Quick cash on matrimonial sites: Watch out for ‘NRIs from the US’
The daughter of a retired deputy commissioner of police (DCP) was recently cheated of Rs4.31 lakh by a man she got to know through a matrimonial website.mumbai Updated: Jan 07, 2017 23:17 IST
On a matrimonial website? Watch out for scamsters who claim to be NRIs to first befriend, and then cheat users of money.
The daughter of a retired deputy commissioner of police (DCP) was recently cheated of Rs4.31 lakh by a man she got to know through one such website.
Vipin Patnikar, alias Abhishek, has used the site to cheat women across the country for months now, the police found, after arresting him at Indore, when he went to that city to collect money from another woman.
Patnikar, who is orignally from Hyderabad, used the same website and same method to cheat other women too.
“He would claim to be an NRI based in the USA when he started talking to the women. Later, he would start asking them for money. His reason was always that he was facing financial issues. He promised the women he would return the money at the earliest,” said an officer from the Navghar police station.
Patnikar used the same method when he approached the retried DCP’s daughter Dipti Ramesh Bival.
The police said Patnikar and Bival started chatting on the website, and then speaking on the phone regularly.
“The victim stays as a paying guest in Mulund and worked as a manager in a south Mumbai firm. Patnikar ensured she got comfortable talking to him. He gained her trust and then claimed he needed money for business deals. He told her that if he failed to pay up, he would face huge losses,” said another officer privy to the investigation. Bival agreed to pay him Rs4.31 lakh. The payment was made using internet banking, over multiple transactions. After a point, Patnikar switched off his mobile phone.
When Bival could not get in touch with him, she gave the Navghar police a written application of the complaint, which was then turned into an FIR. Patnikar has been slapped with cases of cheating, under section 420 of the Indian Penal Code and other relevant sections of the IPC and the IT Act.
Senior police inspector Madhav More from the Navghar police station confirmed the case and said, “Our team was in Indore to take custody of Patnikar. A court has said that will hand him over after January 14. The Indore police will bring him to Mumbai.”
Matrimonial sites: Things to remember
Don’t reveal personal information such as your name, address, email address, telephone numbers or place of work right in the beginning
Stay away from people who ask for money
Try to remain anonymous until you fully trust a person
Stop communicating with anyone who keeps asking for photographs, mailing address or mobile number or tries to trick you into revealing such details
Crosscheck before dialling a phone number with a strange area code to a avoid a huge phone bill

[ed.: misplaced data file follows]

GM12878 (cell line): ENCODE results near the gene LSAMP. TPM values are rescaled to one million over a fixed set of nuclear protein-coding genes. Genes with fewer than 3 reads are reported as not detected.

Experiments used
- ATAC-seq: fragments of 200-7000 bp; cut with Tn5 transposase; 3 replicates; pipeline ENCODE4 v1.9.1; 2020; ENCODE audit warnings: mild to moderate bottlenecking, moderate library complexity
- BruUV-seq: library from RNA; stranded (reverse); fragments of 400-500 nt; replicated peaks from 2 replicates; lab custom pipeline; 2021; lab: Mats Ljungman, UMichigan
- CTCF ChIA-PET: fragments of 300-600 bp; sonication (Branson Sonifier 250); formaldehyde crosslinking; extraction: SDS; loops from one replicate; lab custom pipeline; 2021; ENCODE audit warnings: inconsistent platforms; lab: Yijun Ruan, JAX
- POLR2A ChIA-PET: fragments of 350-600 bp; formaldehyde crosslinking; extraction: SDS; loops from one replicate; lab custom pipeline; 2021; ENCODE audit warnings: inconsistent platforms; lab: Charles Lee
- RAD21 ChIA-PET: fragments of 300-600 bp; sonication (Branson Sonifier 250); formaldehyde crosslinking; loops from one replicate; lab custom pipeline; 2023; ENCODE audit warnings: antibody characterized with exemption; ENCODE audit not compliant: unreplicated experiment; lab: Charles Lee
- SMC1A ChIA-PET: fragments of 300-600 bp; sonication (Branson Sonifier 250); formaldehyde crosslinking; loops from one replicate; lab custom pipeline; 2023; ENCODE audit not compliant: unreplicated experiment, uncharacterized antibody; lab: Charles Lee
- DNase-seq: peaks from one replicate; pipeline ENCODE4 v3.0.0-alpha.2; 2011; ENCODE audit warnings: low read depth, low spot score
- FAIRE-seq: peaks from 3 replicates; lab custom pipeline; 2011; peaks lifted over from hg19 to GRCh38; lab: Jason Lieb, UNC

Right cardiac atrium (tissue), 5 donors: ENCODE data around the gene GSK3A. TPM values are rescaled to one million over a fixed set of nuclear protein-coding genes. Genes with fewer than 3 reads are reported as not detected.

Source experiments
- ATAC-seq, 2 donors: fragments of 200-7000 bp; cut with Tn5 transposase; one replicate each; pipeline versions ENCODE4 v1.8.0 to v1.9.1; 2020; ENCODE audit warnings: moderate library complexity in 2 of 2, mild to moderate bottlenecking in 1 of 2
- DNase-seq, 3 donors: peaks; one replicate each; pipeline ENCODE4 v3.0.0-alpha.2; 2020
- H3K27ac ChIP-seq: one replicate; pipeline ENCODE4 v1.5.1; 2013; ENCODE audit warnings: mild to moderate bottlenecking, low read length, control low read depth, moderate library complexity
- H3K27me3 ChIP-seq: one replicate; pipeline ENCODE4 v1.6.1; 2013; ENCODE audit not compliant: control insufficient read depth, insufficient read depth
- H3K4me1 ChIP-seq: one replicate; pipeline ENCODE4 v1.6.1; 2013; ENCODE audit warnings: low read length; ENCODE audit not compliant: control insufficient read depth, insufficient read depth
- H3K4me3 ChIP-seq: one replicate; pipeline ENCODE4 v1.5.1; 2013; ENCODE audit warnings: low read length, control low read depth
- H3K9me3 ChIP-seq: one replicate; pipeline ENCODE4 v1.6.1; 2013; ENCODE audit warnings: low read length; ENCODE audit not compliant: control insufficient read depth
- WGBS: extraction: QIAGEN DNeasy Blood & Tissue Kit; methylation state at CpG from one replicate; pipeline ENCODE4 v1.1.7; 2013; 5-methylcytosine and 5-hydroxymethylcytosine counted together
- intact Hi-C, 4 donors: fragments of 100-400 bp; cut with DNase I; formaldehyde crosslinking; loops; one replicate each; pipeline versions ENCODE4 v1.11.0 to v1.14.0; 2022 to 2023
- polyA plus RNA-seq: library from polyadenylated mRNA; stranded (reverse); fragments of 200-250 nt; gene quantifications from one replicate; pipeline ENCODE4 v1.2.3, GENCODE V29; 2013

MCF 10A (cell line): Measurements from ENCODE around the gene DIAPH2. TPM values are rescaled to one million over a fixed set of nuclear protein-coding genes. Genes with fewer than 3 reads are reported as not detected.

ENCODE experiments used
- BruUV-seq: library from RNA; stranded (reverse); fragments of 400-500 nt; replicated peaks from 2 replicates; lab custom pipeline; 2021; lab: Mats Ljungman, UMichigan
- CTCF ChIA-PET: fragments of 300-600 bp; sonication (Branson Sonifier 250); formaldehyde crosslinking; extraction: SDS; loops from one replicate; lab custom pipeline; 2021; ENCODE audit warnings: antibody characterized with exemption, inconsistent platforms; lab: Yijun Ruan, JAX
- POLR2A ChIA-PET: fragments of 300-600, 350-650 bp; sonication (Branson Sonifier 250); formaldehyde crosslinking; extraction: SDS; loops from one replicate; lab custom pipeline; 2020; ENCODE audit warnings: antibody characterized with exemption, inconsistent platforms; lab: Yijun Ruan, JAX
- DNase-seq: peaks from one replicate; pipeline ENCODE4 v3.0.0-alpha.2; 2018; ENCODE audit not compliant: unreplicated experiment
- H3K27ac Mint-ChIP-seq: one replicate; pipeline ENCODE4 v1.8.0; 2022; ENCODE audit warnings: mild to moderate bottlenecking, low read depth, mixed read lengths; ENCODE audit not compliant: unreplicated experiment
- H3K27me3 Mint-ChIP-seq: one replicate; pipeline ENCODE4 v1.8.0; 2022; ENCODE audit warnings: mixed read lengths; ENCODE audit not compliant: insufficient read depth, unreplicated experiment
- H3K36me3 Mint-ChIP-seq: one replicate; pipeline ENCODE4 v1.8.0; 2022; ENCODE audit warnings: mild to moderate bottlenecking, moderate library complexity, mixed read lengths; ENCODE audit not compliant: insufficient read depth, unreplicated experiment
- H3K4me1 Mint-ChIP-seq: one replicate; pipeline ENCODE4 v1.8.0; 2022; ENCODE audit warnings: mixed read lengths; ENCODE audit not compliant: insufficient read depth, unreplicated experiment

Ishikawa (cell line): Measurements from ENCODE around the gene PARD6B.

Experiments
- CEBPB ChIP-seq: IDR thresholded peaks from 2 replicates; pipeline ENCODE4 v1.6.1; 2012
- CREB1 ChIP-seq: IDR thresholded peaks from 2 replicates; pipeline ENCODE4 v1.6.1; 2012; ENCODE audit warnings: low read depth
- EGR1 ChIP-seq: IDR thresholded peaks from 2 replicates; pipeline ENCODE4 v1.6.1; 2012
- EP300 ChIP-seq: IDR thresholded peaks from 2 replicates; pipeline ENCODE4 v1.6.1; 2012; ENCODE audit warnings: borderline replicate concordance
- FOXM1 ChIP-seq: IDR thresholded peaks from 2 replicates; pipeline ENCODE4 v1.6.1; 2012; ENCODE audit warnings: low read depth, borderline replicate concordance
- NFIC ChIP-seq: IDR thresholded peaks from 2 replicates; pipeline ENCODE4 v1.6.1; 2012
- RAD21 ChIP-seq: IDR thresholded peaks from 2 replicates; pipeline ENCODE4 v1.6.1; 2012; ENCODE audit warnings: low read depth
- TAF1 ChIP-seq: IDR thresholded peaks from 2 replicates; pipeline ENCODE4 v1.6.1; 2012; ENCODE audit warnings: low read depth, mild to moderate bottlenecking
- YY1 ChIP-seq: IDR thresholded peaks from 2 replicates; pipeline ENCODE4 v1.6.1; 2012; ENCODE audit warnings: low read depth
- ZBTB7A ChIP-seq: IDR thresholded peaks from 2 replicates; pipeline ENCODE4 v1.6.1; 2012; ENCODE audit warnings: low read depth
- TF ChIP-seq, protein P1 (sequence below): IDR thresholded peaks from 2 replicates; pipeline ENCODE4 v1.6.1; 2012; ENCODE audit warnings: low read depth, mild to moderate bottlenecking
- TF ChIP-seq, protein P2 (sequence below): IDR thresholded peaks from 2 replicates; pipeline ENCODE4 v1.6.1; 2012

Don’t use your personal or professional email id to communicate with a person you don’t know well. Create a temporary one instead
Use a pre-paid mobile phone number or blocking techniques to prevent your phone number from being revealed
Dial 9820810007 or 022-26504008 to report any cyber-crime activity to the Mumbai police
Office: Cyber police station, first floor, Bandra-Kurla Complex police station, Bandra (East).
Safety tips for social media
Do not accept friend requests from unknown people as cybercriminals create fake accounts to access personal information
Avoid posting your photos or information such as your residential address, phone number and date of birth since they can be misused
Do not leave your computer unattended with your Facebook account open
May 2016: A 32-year-old homemaker from Dadar was cheated of Rs6.5 lakh by one Steve John. After getting emotionally connected with John, she told him that her family was facing financial crises . The accused told her that he had sent her a gift box, consisting of 23,000 pounds. Over the course of a few months, she ended up paying Rs6.5 lakh to people impersonating as bank and customs officials to receive the gift, which was never delivered to her. She realised the scam when John stopped answering her calls.
January 2016: A 32-year-old woman from Thane Nagar was cheated of Rs1.86 lakh by her Facebook friend Frank Bell who used the same modus operandi. He sent her a Christmas gift from London for which she had paid Rs1.86 lakh. The gift remained undelivered.
September 2015: Sushant Gavare (name changed), who owns coaching institutes, was cheated of Rs20.76 lakh by a Facebook ‘friend’. He paid the money as processing fee for expensive gifts — gold watches, gold chains, a high-end laptop, an expensive smartphone, three cheques totalling £15,000 (more than Rs15 lakh) and the promise to transfer £50,000 (more than Rs51 lakh) to his bank account. To gain Gavare’s trust, the woman had couriered him an ATM card with the password he used to withdraw Rs10,000.